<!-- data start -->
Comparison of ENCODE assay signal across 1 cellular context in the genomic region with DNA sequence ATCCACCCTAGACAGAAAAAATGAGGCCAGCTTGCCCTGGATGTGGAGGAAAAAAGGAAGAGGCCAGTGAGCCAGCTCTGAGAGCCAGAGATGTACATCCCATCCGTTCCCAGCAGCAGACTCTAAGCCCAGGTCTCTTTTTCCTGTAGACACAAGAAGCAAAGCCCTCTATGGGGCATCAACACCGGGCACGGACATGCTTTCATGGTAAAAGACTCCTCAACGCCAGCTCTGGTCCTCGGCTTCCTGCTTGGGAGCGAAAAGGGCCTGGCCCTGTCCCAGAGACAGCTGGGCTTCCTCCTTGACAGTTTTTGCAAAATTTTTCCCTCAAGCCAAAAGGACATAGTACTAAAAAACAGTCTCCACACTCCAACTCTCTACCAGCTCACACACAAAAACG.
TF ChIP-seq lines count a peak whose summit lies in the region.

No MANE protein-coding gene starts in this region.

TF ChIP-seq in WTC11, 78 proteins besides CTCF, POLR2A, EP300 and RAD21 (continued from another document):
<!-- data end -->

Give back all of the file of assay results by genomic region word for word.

Comparison of ENCODE assay signal across 1 cellular context in the genomic region with DNA sequence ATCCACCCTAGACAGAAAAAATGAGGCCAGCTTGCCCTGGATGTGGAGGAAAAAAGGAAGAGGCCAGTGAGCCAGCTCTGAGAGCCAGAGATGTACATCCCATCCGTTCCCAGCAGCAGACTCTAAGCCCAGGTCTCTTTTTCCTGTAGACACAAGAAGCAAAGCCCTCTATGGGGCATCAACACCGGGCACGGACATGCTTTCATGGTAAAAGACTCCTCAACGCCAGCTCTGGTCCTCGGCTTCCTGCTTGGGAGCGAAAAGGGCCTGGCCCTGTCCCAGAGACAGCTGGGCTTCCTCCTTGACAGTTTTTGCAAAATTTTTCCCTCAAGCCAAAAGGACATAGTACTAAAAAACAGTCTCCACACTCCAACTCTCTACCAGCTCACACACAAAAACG.
TF ChIP-seq lines count a peak whose summit lies in the region.

No MANE protein-coding gene starts in this region.

TF ChIP-seq in WTC11, 78 proteins besides CTCF, POLR2A, EP300 and RAD21 (continued from another document):